The 5 Day Chef

Boy am I the happiest kind of TIRED you can be.  Thank you for your comments, emails, words of encouragement, and even your wildly high expectations of me (i.e. – suggesting I try out for “Top Chef”).  I’d like to take this opportunity to remind those of you expecting greatness that I attended culinary school for 5 DAYS.

I did learn some great tips and tricks I can apply to my home cooking, like how to make pasta from scratch; the best way to “skim” stocks (use a skimmer – I get to buy a gadget – woo hoo!); and even how to cut a mango.  Mostly it was confidence building – I knew a lot of the techniques covered, but learned how to do them better and why.  But I also learned that having restaurant-quality, “mac daddy” equipment sure does help.  I’ve never seen a big pot of water boil so fast and as unhealthy as it is, it’s pretty awesome to use a fryolater machine.

Looks like my kitchen at home

Each day we began class at 7am sharp (I got to sleep in until 6 after the first day!) with a lecture.  Topics included techniques like knife cuts, roasting, grilling, pan-frying, sauteing and deep-frying.  Then we went over the “production assignments” for each team, meaning the recipes we had to cook using the methods covered in class.  After a short coffee and holy-crap-that-is-the-best chocolate banana muffin/lemon poppyseed cake/strawberry scone-ever break (the latter courtesy of those pesky pastry students), we cooked our little hearts out for 3 – 4 hours straight.  Here are some of my team’s results:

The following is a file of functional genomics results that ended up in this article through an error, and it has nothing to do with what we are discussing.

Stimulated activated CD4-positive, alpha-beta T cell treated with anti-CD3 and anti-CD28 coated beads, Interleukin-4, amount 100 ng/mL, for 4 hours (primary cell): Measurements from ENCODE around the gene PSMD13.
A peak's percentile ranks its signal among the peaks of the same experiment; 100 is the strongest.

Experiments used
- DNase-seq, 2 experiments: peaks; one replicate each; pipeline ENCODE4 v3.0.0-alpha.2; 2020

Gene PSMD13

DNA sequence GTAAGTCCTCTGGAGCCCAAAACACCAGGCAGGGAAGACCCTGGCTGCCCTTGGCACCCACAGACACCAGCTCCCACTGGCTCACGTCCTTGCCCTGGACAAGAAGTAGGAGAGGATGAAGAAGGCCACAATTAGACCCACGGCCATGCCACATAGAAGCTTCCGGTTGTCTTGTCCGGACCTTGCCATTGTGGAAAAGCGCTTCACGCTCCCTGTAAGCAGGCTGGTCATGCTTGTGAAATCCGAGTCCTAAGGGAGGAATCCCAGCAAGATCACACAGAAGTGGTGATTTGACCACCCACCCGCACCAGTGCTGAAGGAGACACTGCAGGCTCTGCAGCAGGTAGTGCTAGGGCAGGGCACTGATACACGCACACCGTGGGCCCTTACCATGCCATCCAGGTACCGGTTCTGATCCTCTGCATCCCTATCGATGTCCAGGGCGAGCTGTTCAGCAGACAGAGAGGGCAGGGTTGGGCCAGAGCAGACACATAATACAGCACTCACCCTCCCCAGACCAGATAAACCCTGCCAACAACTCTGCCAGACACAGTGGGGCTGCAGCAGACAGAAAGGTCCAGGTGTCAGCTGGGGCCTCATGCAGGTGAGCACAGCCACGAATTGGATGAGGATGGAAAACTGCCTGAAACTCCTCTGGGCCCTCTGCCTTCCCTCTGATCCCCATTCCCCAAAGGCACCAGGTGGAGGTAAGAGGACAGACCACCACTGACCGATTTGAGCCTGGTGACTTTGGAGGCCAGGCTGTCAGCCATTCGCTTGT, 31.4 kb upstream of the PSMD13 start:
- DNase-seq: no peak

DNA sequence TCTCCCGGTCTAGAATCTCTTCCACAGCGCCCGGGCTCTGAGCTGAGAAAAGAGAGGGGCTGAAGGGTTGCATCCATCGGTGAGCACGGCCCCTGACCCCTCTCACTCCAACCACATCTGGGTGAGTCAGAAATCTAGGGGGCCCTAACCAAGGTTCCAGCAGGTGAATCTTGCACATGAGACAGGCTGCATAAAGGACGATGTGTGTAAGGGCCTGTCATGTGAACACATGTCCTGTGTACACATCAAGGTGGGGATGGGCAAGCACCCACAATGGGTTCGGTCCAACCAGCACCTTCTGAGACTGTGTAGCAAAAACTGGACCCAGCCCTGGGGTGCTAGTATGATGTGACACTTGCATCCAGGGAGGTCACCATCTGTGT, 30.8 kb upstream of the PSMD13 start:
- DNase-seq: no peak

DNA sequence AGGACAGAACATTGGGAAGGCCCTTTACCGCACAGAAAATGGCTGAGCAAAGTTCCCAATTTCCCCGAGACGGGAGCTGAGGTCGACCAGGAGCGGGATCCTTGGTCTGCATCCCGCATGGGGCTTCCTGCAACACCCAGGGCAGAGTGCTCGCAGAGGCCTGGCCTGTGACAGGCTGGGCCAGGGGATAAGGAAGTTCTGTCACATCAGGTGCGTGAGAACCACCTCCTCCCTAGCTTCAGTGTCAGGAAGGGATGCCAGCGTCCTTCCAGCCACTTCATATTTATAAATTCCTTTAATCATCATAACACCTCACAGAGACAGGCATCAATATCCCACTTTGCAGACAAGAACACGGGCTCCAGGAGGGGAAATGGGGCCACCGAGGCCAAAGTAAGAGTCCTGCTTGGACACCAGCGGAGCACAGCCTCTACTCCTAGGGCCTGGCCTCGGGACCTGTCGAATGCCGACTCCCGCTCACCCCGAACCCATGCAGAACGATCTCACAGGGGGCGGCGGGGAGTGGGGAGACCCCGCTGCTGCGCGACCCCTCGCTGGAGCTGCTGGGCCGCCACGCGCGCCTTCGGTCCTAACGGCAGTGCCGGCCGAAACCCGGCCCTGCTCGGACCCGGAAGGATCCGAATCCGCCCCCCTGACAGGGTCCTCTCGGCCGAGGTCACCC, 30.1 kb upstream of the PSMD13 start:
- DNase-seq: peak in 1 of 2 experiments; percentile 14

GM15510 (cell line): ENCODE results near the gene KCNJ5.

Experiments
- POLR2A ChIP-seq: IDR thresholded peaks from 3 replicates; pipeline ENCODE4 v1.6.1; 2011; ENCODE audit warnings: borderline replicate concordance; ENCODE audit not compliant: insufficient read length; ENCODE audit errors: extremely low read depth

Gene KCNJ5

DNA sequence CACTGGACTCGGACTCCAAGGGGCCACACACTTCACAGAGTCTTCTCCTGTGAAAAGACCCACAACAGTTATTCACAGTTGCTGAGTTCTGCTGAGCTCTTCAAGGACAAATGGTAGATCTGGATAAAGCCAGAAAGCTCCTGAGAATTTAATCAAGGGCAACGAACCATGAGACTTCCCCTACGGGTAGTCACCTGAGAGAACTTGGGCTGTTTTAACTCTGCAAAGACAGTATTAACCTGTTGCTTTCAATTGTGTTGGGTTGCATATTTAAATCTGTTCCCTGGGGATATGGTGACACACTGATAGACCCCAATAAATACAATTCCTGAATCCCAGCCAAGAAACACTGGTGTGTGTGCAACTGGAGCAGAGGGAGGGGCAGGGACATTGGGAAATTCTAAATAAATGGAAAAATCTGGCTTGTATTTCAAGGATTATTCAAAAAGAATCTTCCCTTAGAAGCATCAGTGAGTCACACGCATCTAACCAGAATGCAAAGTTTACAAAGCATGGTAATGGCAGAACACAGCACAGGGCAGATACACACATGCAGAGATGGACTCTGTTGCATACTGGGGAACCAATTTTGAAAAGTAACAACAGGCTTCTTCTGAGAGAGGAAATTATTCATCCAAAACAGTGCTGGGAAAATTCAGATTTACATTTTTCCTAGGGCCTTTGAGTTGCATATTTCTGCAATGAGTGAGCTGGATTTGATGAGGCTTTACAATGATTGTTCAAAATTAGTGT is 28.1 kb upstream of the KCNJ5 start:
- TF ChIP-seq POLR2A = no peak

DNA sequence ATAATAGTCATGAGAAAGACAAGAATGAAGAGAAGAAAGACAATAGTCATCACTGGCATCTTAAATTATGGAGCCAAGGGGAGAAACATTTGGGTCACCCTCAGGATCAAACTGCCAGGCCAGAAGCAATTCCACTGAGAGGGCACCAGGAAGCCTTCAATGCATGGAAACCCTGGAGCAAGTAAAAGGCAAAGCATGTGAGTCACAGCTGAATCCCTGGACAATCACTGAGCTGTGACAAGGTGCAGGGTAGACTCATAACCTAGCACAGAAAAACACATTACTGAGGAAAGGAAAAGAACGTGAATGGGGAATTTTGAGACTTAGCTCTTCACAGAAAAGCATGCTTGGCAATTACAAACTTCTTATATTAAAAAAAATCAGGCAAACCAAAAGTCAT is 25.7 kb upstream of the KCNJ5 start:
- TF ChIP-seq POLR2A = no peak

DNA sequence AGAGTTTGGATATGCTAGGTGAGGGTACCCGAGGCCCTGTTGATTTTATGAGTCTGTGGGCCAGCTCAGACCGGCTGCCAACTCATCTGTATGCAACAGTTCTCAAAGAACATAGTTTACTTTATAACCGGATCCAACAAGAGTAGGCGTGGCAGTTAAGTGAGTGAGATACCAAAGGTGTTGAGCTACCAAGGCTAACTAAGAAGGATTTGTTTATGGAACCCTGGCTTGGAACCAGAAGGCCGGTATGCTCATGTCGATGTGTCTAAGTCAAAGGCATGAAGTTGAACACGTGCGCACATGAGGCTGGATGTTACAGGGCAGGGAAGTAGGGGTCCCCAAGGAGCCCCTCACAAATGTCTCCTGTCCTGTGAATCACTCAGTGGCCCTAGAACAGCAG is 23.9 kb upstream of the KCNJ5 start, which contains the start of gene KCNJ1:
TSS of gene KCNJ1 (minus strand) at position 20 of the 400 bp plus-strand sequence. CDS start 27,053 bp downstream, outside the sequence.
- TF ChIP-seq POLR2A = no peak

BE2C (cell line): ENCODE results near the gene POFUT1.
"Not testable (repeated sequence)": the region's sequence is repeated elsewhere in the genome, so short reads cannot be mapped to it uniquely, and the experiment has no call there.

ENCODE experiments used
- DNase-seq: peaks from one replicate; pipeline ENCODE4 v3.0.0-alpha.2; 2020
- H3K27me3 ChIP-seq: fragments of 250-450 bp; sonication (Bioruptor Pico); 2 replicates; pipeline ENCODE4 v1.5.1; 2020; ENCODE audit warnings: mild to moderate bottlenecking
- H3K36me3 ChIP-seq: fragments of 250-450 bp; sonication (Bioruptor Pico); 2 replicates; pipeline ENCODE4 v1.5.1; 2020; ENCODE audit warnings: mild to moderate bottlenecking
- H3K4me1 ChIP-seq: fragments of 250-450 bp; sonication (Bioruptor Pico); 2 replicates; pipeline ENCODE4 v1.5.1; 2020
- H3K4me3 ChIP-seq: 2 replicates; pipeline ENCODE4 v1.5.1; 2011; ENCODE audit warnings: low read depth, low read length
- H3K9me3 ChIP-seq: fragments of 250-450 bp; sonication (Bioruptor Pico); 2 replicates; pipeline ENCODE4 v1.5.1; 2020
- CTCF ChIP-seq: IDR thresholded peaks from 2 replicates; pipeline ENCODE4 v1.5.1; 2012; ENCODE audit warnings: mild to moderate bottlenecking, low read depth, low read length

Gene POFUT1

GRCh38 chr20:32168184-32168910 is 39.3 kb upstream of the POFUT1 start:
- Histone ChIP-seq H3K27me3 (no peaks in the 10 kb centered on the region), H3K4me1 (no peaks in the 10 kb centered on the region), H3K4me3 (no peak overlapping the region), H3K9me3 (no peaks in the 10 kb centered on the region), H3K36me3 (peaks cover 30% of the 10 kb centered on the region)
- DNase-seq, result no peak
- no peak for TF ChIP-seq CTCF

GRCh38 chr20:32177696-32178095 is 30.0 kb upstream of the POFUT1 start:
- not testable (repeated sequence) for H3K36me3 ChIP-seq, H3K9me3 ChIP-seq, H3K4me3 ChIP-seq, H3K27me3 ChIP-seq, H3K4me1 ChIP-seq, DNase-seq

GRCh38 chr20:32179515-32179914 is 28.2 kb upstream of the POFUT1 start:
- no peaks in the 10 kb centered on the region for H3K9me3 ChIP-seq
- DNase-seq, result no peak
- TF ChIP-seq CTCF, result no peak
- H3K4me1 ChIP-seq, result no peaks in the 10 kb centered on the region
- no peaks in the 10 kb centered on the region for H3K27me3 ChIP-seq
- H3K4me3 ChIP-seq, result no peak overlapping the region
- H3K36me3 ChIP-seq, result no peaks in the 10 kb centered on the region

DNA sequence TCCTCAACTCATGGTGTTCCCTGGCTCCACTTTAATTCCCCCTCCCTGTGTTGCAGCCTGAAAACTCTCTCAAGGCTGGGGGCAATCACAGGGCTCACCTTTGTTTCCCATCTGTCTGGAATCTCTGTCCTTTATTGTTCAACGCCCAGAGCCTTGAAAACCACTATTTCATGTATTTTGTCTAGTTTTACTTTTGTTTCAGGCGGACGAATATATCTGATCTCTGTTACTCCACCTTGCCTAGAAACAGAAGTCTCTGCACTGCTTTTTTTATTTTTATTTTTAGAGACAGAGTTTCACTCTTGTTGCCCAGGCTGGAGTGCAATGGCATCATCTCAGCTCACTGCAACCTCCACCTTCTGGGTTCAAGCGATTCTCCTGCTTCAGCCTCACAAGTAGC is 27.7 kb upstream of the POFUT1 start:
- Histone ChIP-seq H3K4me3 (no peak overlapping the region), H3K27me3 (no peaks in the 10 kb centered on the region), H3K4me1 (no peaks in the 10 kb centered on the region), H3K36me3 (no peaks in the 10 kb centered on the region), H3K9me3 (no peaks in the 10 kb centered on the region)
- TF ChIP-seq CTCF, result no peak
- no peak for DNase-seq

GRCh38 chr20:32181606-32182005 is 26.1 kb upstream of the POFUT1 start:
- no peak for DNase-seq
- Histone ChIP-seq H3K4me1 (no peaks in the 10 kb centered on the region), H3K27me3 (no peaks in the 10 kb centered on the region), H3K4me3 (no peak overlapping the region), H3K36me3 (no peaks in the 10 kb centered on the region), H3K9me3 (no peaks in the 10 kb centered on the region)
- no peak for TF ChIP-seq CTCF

I made the goat cheese croquettes on the left, the pasta, helped with the green beans, and provided moral support for cooking that tasty 40 clove chicken pictured.

In addition to the platters, each team had to prepare a “demo plate” of their completed meals for discussion and critique after lunch.  So we cooked, ate each other’s cooking (along with the freaking pastry student’s extra desserts from class), and then talked about what worked and what didn’t.

The demo plate for the platter above

The last day we cooked from our own production plan.  We were given a “market basket” list and the assignment to create a complete meal, including soup, from the ingredients.  Appropriately enough, our ingredients were Spanish and begged to be made into paella and tapas!  So my team trudged off to the library to peruse the biggest cookbook collection next to the one at the Library of Congress.  And guess who my little soup angel was?  Jose Andres, of course!  Jose, Amy T. (a work buddy) and I go way back.  We are trying as hard as we can (along with our friend, Lisa, who missed the Jose sighting/fawning) to become family at Jaleo, the delicious tapas restaurant near our office downtown.  His cold tomato soup was delightful, and he inspired our peppers stuffed with goat cheese and patatas bravas – fried potatoes in romesco sauce.

Tomato Soup for 14

Our Spanish demo plate

Can you tell I had fun?  It was all I hoped it would be and more.  I’ll start saving my pennies for the next class, as soon as we get back from Spain.  (I hear the Euro is weak and it may be a good time to shop…)  I do hope to post updates from Spain, and fortunately for you they won’t be this long!  Here are a few more photos of the cooking part of my adventure.  Adios!

One of our stations

A fellow team at work

A small part of our typical lunch buffet. The staff started popping their heads into the kitchen around noon each day, especially after they realized we weren't terrible cooks.

Tags: ,

Leave a Reply

Fill in your details below or click an icon to log in: Logo

You are commenting using your account. Log Out /  Change )

Google+ photo

You are commenting using your Google+ account. Log Out /  Change )

Twitter picture

You are commenting using your Twitter account. Log Out /  Change )

Facebook photo

You are commenting using your Facebook account. Log Out /  Change )

Connecting to %s

%d bloggers like this: